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Subject: Re: [geometry] single-point polygons
From: Volker Schöch (vschoech_at_[hidden])
Date: 2014-10-13 12:28:11

The more I think about it, the more confused I get. What are the exact pre-conditions and post-conditions of your algorithms?

On it says: "Check the Polygon Concept for the rules that polygon input for this algorithm should fulfill".

On it says "There should be no cut lines, spikes or punctures". It also says "If the input is invalid, the output might be invalid too". Fair enough.

What it doesn't say is that a polygon without area is invalid. Let's take that at face value, though: It is trivial to imagine, e.g., the difference of two non-empty, valid polygons that results in empty polygon. Does this mean that, e.g., the difference algorithm can take valid input and return invalid output?

If I a have a computation that consists of multiple steps, I would like to make sure that the input is valid, and then run my computation as a sequence of calls to geometry algorithms. Given the above - do I have to verify every intermediate result, and make sure that if I find an invalid polygon, the algorithm returns half way? What is your recommended best practice to deal with this? I am sure that calling correct, unique, remove_spikes (in which order?) and is_valid all over the place cannot be the answer...

Thanks again for your help.

Volker Schöch | vschoech_at_[hidden]<mailto:vschoech_at_[hidden]>
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From: Geometry [mailto:geometry-bounces_at_[hidden]] On Behalf Of Adam Wulkiewicz
Sent: Montag, 13. Oktober 2014 17:35
To: Boost.Geometry library mailing list
Subject: Re: [geometry] single-point polygons
Adam Wulkiewicz wrote:
Volker Schöch wrote:
It is now my understanding that WKT demands closing points for polygons. The following should be a well-formed polygon:
POLYGON((2079 1968,2301 1968,2079 1968))
No, it should be invalid. A valid Polygon should have a non-0 area. This means that it should at least be a triangle - contain 3 points for open, 4 points for closed.
You may now call bg::is_valid() to check it however it is as computionally expensive as set or relation operation, e.g. intersects().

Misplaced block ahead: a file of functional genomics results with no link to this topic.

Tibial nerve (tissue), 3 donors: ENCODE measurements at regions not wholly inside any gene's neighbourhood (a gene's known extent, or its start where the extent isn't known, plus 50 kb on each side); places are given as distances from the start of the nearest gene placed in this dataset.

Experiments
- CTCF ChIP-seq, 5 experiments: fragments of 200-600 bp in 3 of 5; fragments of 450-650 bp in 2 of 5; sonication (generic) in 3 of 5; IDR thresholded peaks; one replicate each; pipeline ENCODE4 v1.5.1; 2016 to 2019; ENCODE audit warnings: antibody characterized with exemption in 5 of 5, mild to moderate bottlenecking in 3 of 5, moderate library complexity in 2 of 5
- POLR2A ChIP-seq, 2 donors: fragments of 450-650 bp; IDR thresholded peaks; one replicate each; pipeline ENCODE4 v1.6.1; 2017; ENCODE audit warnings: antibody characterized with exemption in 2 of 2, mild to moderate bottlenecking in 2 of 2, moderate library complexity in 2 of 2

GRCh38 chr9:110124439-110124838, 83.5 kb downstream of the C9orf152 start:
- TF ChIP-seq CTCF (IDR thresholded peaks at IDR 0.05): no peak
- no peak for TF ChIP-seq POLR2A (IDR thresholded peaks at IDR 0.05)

Calling remove_spikes on the resulting polygon, and outputting it as WKT, results in the following (boost 1.56.0):
POLYGON((2079 1968))
My questions:
-       Is this expected (no closing point)?
-       I presume that for some algorithms (which?) the position of the single point makes a difference while for others, like difference, any empty polygon should create the same result. Is this correct?
-       A year ago I made a note in my code that some algorithms cannot deal with input polygons that contain spikes (Boost.Geometry Overlay invalid input exception results). Therefore I established an invariant for my own polygons, that requires all polygons to be free of spikes. Is this still necessary?
-       How is a single-point polygon different from a spike?
-       If spikes are not allowed, how should single-point polygons be dealt with? Should they be considered empty, and have their last remaining point removed before passing them to, e.g., the difference algorithm? Or is some wrapper code required that avoids calling certain algorithms with single-point polygons?
My internal representation is oriented counter-clockwise and not closed, my point type is based on int.
I'd say that remove_spikes() assume that the Polygon is valid and since an invalid one is passed it treats it as a one spike which is removed.
This is not precise enough, sorry. A Polygon containing spikes is of course invalid so remove_spikes() can't assume that it is. It just naiively remove spikes which in some cases may result in a Polygon containing to small number of Points.
I guess at the end we could check the number of Points and throw an exception if the result contained too small number of Points.
In some cases numbers of Points are checked at the beginning of a function, maybe for "mutable" functions we should also check this at the end?
Another possible solution would be to generate invalid Polygon but, containing the "correct" number of Points, e.g.:
POLYGON((2079 1968,2079 1968,2079 1968,2079 1968)) for closed
Btw, this is related to convex_hull() for a 1- or 2-Point geometry (

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